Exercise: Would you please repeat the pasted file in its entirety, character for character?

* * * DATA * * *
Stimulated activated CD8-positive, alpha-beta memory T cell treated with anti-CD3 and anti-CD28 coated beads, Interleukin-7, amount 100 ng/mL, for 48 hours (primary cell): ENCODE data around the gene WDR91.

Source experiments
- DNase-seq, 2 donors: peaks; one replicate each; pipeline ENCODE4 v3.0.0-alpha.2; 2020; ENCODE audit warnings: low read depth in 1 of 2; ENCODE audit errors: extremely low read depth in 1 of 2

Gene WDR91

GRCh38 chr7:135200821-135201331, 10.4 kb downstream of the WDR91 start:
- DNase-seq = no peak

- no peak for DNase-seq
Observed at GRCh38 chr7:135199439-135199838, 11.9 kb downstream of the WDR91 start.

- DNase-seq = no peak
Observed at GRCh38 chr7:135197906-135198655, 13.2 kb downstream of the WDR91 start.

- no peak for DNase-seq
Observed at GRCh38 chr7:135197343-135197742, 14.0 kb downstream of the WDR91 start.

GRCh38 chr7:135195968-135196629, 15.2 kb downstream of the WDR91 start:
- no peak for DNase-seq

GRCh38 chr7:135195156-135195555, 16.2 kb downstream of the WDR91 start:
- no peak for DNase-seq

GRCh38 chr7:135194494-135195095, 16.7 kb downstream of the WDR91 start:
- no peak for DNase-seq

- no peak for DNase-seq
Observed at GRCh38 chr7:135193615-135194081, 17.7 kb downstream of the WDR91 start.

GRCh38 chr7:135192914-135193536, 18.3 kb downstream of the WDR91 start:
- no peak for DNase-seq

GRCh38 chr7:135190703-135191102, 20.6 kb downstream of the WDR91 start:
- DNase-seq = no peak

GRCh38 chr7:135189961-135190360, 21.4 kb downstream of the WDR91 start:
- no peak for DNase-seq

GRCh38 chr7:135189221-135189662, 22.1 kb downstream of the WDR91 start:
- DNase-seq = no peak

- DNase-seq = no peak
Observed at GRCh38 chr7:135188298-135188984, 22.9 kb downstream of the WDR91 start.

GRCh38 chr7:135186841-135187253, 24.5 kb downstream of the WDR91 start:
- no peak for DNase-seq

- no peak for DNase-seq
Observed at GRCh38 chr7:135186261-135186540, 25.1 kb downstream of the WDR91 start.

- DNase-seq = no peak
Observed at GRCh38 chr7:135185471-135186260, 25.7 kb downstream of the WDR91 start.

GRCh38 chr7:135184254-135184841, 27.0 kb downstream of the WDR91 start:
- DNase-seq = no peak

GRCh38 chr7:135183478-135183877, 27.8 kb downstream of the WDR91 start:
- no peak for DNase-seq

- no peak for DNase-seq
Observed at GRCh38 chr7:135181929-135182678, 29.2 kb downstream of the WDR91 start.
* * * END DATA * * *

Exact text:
Stimulated activated CD8-positive, alpha-beta memory T cell treated with anti-CD3 and anti-CD28 coated beads, Interleukin-7, amount 100 ng/mL, for 48 hours (primary cell): ENCODE data around the gene WDR91.

Source experiments
- DNase-seq, 2 donors: peaks; one replicate each; pipeline ENCODE4 v3.0.0-alpha.2; 2020; ENCODE audit warnings: low read depth in 1 of 2; ENCODE audit errors: extremely low read depth in 1 of 2

Gene WDR91

GRCh38 chr7:135200821-135201331, 10.4 kb downstream of the WDR91 start:
- DNase-seq = no peak

- no peak for DNase-seq
Observed at GRCh38 chr7:135199439-135199838, 11.9 kb downstream of the WDR91 start.

- DNase-seq = no peak
Observed at GRCh38 chr7:135197906-135198655, 13.2 kb downstream of the WDR91 start.

- no peak for DNase-seq
Observed at GRCh38 chr7:135197343-135197742, 14.0 kb downstream of the WDR91 start.

GRCh38 chr7:135195968-135196629, 15.2 kb downstream of the WDR91 start:
- no peak for DNase-seq

GRCh38 chr7:135195156-135195555, 16.2 kb downstream of the WDR91 start:
- no peak for DNase-seq

GRCh38 chr7:135194494-135195095, 16.7 kb downstream of the WDR91 start:
- no peak for DNase-seq

- no peak for DNase-seq
Observed at GRCh38 chr7:135193615-135194081, 17.7 kb downstream of the WDR91 start.

GRCh38 chr7:135192914-135193536, 18.3 kb downstream of the WDR91 start:
- no peak for DNase-seq

GRCh38 chr7:135190703-135191102, 20.6 kb downstream of the WDR91 start:
- DNase-seq = no peak

GRCh38 chr7:135189961-135190360, 21.4 kb downstream of the WDR91 start:
- no peak for DNase-seq

GRCh38 chr7:135189221-135189662, 22.1 kb downstream of the WDR91 start:
- DNase-seq = no peak

- DNase-seq = no peak
Observed at GRCh38 chr7:135188298-135188984, 22.9 kb downstream of the WDR91 start.

GRCh38 chr7:135186841-135187253, 24.5 kb downstream of the WDR91 start:
- no peak for DNase-seq

- no peak for DNase-seq
Observed at GRCh38 chr7:135186261-135186540, 25.1 kb downstream of the WDR91 start.

- DNase-seq = no peak
Observed at GRCh38 chr7:135185471-135186260, 25.7 kb downstream of the WDR91 start.

GRCh38 chr7:135184254-135184841, 27.0 kb downstream of the WDR91 start:
- DNase-seq = no peak

GRCh38 chr7:135183478-135183877, 27.8 kb downstream of the WDR91 start:
- no peak for DNase-seq

- no peak for DNase-seq
Observed at GRCh38 chr7:135181929-135182678, 29.2 kb downstream of the WDR91 start.